Esther Gardner (Edlund) Bordne, age 93
Born Nov. 5, 1926 in Somerville, MA - Deceased Oct. 16, 2020, Scituate, MA
Esther had lived with dementia issues for a few years. After battling covid-19, her condition deteriorated.
Esther is survived by: her son,Mark Bordne, daughter, Cheryl Bordne and grandchildren, Christina Kissner and Christopher Bordne.
Esther is predeceased by: her husband Charles E, Bordne, her mother Eleanor (Dickey), stepmother, Ruth (Martenson) , father Ivar H. Edlund, sister Ingrid Mellerstedt, brother William E. Edlund, and daughter Holly C. Roberts
Her brother Bill was born on March 15,1930, but sadly their mother died shortly thereafter. Esther and Bill lived in loving foster homes for 2 years, until their father remarried in 1932. They lived in Arlington and Somerville near the Tufts campus for several years. The campus was a sort of playground for neighborhood children. The family summered at a family cottage on 'Agawam' beach in Wareham, MA. There, Esther developed lifelong relationships with her adopted family. The family was there during the Hurricane of '38. As the cottage flooded, they escaped to higher ground. They lived in Middleboro, MA for the remainder of the school year.
In 1939, the family moved to New York, where her father worked for Sweden House at the World's Fair. Esther developed an appreciation for all things Swedish. In 1941, the family moved to an old farmhouse in Middleboro, MA. They had a horse (Dusty), goats and raised beagles.
On Feb 19,1943, an extremely cold night, a house fire ruined their home and belongings. They stayed with neighbors and returned to a rebuilt house by the end of the year.
Esther graduated from Middleboro HS in 1944. With no formal music training she composed the class song.
During the summer of 1944 she volunteered at the Tuberculosis hospital in Lakeville. Her education continued at Jackson College, part of Tufts, in Medford, MA. Esther met and fell in love with Charles Bordne, one of the active Navy students on campus. Esther's second year course in Occupational Therapy. Included an internship at Wrentham State Hospital.
On June 23,1946 Esther and Charles were married at the Tufts Chapel. Esther worked for the athletic dept. and Charles (Chuck) completed a masters degree and worked as asst. coach of the wrestling team. In 1948 they moved to Braintree, Ma for jobs at Thayer Academy. Chuck was called back into active service for the Korean War. He was injured at sea, and returned for rehab. at the Navy hospital in Virginia. Esther joined him there, helping with recovery. She loved Virginia, especially Williamsburg. She was able to vacation there years later.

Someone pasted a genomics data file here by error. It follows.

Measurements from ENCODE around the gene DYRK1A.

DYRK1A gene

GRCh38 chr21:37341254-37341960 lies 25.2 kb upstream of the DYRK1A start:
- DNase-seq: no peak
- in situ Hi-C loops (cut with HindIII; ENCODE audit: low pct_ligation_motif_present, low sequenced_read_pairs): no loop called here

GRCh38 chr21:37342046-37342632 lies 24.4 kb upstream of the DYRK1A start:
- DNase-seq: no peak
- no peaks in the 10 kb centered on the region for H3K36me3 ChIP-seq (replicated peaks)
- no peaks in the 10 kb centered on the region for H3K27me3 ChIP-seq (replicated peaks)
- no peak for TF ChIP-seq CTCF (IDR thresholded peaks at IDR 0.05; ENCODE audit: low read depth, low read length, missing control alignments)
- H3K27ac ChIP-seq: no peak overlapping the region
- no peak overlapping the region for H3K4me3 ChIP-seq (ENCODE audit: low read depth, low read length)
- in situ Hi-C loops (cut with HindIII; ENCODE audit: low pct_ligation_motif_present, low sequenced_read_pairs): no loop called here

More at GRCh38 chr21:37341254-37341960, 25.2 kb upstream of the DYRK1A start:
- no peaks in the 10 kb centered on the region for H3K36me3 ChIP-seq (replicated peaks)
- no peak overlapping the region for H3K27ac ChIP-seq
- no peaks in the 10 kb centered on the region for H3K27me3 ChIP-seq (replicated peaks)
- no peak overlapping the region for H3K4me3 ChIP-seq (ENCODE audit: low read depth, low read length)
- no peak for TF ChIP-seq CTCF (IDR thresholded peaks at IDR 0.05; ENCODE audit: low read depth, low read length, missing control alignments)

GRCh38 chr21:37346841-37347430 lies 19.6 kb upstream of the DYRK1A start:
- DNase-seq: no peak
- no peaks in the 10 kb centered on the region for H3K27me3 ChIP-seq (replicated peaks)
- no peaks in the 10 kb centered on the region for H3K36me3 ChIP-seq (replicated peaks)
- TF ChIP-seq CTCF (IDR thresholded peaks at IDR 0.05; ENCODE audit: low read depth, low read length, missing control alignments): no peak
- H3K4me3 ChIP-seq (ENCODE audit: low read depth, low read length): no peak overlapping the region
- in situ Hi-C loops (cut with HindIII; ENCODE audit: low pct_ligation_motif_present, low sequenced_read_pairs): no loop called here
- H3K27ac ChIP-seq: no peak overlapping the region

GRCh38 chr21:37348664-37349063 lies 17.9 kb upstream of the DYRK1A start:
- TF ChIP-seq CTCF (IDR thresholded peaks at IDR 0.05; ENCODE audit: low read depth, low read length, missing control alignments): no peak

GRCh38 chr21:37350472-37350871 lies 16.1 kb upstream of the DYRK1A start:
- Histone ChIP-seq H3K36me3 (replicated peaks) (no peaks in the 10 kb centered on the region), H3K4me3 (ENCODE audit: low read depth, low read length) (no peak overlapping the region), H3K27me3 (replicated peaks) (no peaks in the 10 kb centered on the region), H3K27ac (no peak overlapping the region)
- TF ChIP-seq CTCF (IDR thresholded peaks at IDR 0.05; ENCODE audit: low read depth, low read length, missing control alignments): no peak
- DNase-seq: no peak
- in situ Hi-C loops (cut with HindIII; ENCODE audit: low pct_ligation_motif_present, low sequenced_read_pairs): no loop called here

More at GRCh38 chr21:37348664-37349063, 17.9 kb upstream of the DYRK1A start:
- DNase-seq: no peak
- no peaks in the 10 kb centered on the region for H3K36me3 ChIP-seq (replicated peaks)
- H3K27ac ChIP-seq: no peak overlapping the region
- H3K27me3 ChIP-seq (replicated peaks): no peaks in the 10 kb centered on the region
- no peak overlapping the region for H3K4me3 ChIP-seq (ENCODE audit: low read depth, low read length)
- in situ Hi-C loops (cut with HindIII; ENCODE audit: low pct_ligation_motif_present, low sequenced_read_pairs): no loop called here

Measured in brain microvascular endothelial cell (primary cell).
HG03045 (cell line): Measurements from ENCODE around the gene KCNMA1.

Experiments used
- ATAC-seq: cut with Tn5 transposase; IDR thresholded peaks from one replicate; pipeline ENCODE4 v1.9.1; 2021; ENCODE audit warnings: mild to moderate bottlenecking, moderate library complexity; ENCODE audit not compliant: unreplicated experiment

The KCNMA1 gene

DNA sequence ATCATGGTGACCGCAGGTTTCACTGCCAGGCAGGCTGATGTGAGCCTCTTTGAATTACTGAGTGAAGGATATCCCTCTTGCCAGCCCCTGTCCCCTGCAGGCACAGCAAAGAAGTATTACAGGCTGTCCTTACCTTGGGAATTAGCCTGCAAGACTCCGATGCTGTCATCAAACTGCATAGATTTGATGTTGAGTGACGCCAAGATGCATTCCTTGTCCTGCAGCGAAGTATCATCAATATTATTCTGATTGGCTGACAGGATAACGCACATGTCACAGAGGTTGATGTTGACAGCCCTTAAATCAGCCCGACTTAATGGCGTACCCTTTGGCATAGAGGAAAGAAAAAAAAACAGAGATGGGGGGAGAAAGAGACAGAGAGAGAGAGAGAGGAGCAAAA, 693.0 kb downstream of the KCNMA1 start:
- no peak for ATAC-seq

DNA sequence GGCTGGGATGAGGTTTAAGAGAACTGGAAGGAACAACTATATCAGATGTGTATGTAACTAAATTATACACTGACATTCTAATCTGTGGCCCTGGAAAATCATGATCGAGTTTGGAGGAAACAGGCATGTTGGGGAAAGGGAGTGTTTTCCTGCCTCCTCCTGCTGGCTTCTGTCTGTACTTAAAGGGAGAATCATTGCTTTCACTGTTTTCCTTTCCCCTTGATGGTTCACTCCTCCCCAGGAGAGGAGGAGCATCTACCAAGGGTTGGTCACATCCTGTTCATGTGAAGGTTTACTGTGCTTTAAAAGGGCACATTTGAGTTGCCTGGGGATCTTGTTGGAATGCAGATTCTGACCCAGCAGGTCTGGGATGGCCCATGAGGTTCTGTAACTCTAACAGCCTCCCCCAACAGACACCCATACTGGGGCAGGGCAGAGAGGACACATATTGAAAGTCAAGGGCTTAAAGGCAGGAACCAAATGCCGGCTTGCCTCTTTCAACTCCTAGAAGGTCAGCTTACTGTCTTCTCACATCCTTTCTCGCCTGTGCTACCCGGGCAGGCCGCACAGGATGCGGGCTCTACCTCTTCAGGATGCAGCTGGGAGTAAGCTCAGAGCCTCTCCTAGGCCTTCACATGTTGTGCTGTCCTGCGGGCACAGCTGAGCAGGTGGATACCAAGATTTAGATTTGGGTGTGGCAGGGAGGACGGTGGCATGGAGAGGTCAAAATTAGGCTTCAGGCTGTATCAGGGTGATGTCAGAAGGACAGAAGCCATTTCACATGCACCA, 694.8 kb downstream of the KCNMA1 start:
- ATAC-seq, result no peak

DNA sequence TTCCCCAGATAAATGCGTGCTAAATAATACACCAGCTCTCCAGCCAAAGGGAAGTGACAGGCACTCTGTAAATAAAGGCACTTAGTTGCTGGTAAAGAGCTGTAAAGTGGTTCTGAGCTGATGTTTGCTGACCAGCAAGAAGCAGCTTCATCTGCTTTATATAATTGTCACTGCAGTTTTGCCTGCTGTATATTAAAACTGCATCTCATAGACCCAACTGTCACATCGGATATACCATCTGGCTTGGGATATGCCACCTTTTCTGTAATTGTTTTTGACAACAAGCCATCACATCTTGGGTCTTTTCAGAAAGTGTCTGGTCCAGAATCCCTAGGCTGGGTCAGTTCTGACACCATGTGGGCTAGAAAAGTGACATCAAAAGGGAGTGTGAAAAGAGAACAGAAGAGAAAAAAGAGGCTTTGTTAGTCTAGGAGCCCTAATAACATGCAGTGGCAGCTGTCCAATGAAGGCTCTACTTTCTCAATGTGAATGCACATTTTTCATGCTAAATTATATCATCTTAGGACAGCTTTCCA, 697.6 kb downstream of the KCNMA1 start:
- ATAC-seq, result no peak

They moved to Waukegan,IL for Chuck to complete the Navy assignment as an instructor, until able to return to Braintree and Thayer Academy.
In 1956 Esther and Chuck moved to a permanent new home in Scituate, and raised 3 children.
Music was a lifelong passion. There was always music in the house. If she wasn't playing the guitar, piano, or singing, the stereo would be on. She offered guitar lessons to anyone interested.
There were many animals, including unusual pets. Daisy, a beagle, roamed freely on the Tufts campus, Braintree, then Scituate. Daisy was mentioned frequently in the Tufts newspaper. Later Daisy was featured in the Patriot Ledger for saving a lost boy in the woods in Braintree. A couple more dogs would provide years of companionship. There were several cats, chickens, snakes, alligator, rabbit, and a very long lived tarantula.
She applied her creative energies to holiday decor, gardening, woodwork, crocheting and sewing. She made many items of clothing for for herself and daughters. She applied these skills on the alter guild at St. Lukes Episcopal church. Some of her closest friendships were developed there.
Esther was enthusiastic about genealogy research. It started with an interest in finding out more about her mother. She teamed up with her cousin Sue Gardner to travel to town halls, cemeteries and churches, long before the internet. She discovered that her ancestors had settled Scituate in the 1600's. Two ancestors had arrived on the Mayflower.
Visits and social gatherings with relatives and friends were among her most treasured memories, especially those traveling from Sweden.
A private graveside service will be held for the family.
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